#edCampSWO had a post-lunch keynote by Ontario’s “Grandfather of EdTech” Doug Peterson (@dougpete). As it turned out, the keynote was shared from #edCampSWO to #edCampLDN via Google Hangout, and so the opportunity for shared note taking between both venues was enhanced — as well as providing an opportunity for me to join in and see Doug’s presentation. As it would turn out, the notes in the gDoc are mostly mine.   It was nice to connect briefly with #unplug’d12 friend James Cowper (@cowpernicus) who set up the Hangout, and to bring in #ECOO and #edCampQuinte colleague Peter McAsh (@pmcash).  These are all some folks I would have been catching up with F2F, had I actually been in either Tilbury or London today in First Life. 

Trending

After Doug’s keynote, I again re-issued the invite for folks at #edCampSWO to collaborated in the shared notes, and then went back to monitoring the Twitter stream. At around 2:30, a few spammers started to join in the #tags, which prompted a question in the stream as to whether the #edCamp conversations might be trending. Trending conversations attract these silly spambots.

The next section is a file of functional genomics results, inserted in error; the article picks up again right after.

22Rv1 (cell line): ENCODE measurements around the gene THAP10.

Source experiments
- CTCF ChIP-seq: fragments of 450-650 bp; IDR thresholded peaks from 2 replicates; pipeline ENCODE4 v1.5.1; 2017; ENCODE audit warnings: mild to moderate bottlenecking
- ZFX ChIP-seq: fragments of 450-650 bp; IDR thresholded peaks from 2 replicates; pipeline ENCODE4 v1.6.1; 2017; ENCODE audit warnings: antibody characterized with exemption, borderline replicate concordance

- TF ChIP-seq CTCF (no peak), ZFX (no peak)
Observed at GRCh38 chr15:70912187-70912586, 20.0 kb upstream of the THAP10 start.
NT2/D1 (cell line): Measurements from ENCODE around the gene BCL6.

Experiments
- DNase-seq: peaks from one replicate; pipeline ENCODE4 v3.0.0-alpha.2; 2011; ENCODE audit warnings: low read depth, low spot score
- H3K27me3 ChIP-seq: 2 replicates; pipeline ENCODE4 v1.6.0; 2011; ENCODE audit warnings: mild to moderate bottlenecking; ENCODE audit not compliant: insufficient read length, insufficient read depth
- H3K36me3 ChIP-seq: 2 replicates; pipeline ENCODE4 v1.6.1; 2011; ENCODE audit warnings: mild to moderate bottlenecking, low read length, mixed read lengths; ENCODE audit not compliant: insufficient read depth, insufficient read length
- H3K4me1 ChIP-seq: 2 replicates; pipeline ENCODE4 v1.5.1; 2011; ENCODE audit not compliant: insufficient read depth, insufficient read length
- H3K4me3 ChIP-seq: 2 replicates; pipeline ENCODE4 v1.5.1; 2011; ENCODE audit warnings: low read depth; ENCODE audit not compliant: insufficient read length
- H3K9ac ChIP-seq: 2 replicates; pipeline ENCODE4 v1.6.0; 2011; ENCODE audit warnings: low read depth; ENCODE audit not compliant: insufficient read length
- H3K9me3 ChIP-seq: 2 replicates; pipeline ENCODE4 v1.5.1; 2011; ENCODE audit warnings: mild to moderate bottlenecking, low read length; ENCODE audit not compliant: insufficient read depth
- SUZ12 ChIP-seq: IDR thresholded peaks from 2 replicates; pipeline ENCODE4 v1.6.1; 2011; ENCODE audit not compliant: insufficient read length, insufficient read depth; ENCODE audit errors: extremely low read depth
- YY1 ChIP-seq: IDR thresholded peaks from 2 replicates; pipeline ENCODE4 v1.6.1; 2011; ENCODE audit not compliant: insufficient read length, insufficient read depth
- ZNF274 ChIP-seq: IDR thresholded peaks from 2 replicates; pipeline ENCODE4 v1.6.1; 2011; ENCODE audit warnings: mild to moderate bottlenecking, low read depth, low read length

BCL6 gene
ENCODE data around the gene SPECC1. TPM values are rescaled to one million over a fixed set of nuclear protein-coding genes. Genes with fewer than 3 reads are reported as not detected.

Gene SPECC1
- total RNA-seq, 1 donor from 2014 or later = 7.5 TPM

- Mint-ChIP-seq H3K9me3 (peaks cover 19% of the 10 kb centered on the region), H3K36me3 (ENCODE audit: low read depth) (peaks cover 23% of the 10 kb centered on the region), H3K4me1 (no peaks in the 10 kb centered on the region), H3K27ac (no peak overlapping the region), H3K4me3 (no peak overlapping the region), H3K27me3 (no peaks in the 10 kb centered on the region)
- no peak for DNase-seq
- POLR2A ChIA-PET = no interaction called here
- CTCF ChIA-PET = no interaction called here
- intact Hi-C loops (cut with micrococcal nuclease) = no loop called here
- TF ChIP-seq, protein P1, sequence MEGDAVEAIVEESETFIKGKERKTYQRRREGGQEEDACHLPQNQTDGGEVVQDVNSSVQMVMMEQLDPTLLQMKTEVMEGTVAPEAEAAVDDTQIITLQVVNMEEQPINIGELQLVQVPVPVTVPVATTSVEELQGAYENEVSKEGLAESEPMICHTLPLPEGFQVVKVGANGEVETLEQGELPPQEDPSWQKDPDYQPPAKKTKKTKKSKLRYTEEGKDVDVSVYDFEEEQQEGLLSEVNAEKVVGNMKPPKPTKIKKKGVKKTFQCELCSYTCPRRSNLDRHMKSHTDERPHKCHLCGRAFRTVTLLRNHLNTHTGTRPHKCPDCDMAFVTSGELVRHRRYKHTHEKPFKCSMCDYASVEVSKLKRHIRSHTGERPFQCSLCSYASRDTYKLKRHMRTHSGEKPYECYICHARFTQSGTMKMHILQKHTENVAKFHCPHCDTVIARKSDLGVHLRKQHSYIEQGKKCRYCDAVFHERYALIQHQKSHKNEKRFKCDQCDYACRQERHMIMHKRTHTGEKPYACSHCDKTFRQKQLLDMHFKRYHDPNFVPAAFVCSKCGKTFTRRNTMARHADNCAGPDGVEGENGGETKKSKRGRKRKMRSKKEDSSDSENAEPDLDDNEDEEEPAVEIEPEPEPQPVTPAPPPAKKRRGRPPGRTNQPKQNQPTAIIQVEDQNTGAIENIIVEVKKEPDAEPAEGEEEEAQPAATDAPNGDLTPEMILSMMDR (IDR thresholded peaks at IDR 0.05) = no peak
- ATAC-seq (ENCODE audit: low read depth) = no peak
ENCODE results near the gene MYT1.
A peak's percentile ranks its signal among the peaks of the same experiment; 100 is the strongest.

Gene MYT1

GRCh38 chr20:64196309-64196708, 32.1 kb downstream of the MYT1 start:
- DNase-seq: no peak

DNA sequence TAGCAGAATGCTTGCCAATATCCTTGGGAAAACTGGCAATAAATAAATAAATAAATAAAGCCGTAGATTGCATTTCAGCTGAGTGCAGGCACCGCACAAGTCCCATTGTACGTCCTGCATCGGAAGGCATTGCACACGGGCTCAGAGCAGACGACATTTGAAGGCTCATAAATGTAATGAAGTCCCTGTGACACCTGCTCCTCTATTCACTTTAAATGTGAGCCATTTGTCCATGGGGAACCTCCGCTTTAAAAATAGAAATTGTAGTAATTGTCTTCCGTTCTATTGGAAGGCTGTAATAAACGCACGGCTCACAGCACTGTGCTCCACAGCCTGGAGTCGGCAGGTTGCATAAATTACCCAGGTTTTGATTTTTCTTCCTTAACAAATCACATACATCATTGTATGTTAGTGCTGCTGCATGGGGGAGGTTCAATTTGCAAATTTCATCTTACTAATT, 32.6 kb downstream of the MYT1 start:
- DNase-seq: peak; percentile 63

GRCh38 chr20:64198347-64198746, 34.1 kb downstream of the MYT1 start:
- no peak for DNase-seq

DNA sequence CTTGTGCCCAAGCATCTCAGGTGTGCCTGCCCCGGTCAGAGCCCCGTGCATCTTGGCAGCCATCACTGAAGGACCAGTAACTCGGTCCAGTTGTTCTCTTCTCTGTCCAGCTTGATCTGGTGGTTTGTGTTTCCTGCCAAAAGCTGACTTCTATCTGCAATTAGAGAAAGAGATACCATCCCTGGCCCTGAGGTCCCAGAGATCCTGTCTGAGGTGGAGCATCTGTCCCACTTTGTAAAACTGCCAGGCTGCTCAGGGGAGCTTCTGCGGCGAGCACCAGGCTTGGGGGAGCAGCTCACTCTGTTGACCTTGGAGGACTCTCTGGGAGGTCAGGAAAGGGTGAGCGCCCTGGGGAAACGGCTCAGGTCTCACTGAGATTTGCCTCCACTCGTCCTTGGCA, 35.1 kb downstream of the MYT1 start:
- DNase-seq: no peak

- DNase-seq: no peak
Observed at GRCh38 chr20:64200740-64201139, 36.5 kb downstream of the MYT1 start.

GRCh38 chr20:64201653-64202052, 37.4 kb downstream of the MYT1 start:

Screen capture of trending tags (both!) as shown by trendsmap.com

Trending tags (both #edCampSWO and #edCampLDN are there) as shown by trendsmap.com at around 2:30 pm April 12

Conversations in Other Online Spaces?

Earlier in the day (at 10:48 am my text document indicates) I noted to myself that I tend to monitor things from the Twittersphere for the most part — and I wondered at the time if there were #edCampSWO and #edCampLDN conversations going on via other networksGoogle+ and Facebook specifically. At around 4:00 pm, as the #edCamp goodbye and thank-you tweets were flowing, I looked in on both the other two networks and did searches for both of the Ontario #tags.

A solitary #edCampSWO #edCampLDN post on Facebook

A solitary #edCampSWO #edCampLDN post on Facebook